Thorpe Opera House seeking funds for renovation
Beth Klosterman isn’t interested in saving an old building just to save an old building.
But when she looks at the Thorpe Opera House in downtown David City, she sees potential. Right now, the nonprofit that owns the historic building at 457 D. St. is looking to raise funds to renovate the site. The project would expand accessibility for the offices currently located inside and establish a brand new rentable venue.
“It’s more than just the renovation of a nice old building that we don’t want to tear down in David City,” Klosterman said. “I’d like for people to see it as an upgrade for the office areas downtown, as well as the performing arts area.”
Built in 1889, it was added to the National Register of Historic Places in 1988. Klosterman acquired the property in 1978 in order to preserve the building and in 2000, gave it to Thorpe Inc. to manage. The plan is to tear down property next door, the former home of Paradise Floral, and construct a new building to house a three-story elevator. A new air conditioning system will be installed and the opera house’s stairs completely redone.
Currently, an uninterrupted 25-step stairway leads straight to the second floor - a difficult climb for many senior citizens. The new staircase would have at least 12 steps before stopping at a landing.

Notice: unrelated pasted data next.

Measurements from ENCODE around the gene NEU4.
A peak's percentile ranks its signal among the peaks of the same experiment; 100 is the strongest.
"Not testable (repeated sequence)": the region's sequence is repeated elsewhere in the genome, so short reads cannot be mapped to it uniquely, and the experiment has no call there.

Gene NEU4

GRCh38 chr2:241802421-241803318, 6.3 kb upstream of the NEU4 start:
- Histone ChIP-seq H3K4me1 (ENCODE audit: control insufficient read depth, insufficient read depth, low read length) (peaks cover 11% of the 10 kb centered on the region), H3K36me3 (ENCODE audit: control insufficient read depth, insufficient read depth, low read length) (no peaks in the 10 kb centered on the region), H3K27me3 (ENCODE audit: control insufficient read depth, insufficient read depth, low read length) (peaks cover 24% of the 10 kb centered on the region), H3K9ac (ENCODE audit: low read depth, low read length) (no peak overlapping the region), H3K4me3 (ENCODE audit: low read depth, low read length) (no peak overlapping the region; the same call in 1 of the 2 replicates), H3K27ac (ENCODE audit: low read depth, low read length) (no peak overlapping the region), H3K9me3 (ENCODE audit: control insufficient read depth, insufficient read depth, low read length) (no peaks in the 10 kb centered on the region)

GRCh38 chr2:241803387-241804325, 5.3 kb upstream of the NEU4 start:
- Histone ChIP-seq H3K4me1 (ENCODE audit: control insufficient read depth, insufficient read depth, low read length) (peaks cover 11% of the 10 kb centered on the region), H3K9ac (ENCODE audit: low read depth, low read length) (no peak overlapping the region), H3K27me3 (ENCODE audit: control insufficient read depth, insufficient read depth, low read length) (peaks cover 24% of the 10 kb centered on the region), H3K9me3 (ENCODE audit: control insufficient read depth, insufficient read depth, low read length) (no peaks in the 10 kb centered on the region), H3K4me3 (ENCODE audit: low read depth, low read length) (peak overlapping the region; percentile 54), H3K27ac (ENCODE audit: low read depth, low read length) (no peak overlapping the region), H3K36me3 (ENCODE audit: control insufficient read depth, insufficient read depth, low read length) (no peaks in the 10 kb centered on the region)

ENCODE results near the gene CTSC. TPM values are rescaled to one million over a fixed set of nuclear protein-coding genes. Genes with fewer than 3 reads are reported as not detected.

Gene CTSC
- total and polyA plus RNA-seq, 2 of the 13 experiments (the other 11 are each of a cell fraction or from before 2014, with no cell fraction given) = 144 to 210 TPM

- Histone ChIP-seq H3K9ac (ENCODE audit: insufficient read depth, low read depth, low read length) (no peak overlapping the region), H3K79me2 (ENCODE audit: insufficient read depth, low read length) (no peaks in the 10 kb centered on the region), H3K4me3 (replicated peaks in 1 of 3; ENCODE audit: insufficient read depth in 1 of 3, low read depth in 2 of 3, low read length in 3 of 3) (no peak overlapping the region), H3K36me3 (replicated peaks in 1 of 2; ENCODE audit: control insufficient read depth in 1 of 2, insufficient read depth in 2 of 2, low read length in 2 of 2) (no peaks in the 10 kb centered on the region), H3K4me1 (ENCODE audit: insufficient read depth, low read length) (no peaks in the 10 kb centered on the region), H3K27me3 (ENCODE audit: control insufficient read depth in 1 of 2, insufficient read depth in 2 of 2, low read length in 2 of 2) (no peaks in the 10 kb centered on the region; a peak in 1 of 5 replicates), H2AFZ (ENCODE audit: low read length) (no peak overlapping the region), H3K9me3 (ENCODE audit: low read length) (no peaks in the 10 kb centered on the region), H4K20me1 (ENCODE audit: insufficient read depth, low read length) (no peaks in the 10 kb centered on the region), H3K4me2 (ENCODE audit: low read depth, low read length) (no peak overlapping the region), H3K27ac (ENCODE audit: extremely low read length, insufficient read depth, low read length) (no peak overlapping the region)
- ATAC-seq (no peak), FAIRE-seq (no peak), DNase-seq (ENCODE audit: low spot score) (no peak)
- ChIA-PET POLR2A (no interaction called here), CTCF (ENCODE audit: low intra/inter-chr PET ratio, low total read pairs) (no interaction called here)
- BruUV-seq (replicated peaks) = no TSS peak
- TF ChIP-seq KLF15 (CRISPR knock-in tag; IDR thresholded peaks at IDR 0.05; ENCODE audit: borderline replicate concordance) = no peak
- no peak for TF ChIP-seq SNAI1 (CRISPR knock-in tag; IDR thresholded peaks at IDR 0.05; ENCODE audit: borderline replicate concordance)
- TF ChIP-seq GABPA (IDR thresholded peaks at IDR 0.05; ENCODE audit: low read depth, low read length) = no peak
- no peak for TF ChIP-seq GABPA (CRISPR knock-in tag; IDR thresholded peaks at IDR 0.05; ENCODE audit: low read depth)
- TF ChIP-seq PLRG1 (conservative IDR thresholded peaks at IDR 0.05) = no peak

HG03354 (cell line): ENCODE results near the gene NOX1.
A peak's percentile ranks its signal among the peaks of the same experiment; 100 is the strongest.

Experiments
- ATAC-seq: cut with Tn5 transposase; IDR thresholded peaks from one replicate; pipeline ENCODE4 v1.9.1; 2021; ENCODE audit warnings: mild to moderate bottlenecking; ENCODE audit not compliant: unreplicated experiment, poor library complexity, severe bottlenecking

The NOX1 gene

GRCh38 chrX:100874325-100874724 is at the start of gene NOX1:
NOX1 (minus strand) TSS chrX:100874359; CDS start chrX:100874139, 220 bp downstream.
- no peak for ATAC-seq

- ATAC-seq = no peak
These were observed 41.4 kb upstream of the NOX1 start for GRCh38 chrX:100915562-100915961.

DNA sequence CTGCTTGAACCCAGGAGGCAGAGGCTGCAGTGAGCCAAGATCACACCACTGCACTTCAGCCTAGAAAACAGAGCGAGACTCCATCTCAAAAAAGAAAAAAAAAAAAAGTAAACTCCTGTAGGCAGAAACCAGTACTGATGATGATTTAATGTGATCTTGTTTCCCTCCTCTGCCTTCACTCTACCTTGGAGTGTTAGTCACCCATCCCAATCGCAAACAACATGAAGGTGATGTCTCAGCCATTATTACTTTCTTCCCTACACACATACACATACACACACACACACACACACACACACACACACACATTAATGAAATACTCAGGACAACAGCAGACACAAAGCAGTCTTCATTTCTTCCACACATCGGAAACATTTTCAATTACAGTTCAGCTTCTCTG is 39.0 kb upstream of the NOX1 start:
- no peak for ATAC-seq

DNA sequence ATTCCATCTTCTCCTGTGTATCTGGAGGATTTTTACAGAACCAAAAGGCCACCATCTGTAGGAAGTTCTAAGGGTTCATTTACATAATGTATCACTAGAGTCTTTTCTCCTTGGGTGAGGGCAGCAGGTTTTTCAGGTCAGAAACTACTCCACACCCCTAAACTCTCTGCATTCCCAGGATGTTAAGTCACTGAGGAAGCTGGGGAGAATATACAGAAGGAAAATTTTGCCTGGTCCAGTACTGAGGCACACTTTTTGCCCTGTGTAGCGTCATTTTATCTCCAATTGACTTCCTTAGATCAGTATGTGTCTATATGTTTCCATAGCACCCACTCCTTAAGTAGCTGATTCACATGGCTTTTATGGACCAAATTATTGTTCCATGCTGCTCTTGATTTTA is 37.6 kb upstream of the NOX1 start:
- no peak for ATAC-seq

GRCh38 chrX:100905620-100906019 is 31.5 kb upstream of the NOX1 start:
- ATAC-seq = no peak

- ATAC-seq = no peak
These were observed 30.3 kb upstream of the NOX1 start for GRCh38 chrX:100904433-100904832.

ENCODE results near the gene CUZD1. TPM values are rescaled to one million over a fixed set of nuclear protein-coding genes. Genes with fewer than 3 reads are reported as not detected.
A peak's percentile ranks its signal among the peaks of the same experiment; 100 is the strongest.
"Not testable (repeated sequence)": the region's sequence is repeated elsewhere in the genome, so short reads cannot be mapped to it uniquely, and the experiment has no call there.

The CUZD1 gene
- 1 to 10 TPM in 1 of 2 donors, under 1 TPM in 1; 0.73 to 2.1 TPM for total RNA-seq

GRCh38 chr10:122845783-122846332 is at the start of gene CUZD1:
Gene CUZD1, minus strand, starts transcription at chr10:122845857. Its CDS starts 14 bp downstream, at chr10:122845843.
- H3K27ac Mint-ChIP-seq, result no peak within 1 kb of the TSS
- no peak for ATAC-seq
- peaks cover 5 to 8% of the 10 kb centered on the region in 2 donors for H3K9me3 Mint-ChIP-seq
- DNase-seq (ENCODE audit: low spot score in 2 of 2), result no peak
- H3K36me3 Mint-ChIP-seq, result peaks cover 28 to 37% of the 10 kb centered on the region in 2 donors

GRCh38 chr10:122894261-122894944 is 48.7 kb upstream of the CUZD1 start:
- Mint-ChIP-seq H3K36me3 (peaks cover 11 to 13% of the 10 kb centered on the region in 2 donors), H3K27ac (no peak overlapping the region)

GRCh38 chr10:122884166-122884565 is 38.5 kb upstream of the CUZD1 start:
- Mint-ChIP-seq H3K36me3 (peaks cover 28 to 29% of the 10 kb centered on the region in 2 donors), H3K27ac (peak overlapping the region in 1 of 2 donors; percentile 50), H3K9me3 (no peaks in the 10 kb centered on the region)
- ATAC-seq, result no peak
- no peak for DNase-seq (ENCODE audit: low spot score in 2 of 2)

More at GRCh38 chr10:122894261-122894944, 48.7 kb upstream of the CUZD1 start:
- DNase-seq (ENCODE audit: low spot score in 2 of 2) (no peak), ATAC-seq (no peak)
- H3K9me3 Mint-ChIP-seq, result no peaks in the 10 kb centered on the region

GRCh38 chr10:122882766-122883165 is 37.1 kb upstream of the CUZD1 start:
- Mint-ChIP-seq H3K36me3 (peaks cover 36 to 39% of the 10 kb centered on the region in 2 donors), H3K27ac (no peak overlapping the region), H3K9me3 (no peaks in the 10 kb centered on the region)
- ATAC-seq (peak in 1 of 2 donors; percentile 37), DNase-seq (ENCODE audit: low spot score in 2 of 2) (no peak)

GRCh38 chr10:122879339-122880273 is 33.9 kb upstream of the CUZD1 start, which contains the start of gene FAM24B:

The building’s theater has been host to many music performances over the years, but today, Klosterman said the space is no longer rented due to its extensive need for renovation.
Erin Roh was hired on in September to serve as the organization’s first executive director. Her goal is to seek out grants and encourage community support for the project. Her vision is to see the 250-person capacity theater become a hot spot for wedding receptions and family gatherings. While David City has other venues like the county fairgrounds and city auditorium, she said they lack the aesthetics of a century-old brick building.
“We have the event center, but as far as character and charm and rustic look, it doesn’t have that,” Roh said. “And to have something that offers that ... You don’t have to do a lot to it.”
Right now, the main floor is home to The Thorpe Foundation, Butler County Chamber of Commerce and The Banner-Press. The second phase would see these offices renovated and expanded upon with additional space added for the Boston Studio Collection, which is currently housed inside the Hruska Memorial Public Library.
Klosterman and Roh said the project currently lacks a price estimate. As the nonprofit is unlikely to be able to fund the renovation in a lump sum, the goal is complete it in bits and pieces when resources become available. Those interested in supporting the project can contact Roh at email@example.com or 402-367-4260.
Eric Schucht is a reporter for The Banner-Press. Reach him via email at firstname.lastname@example.org.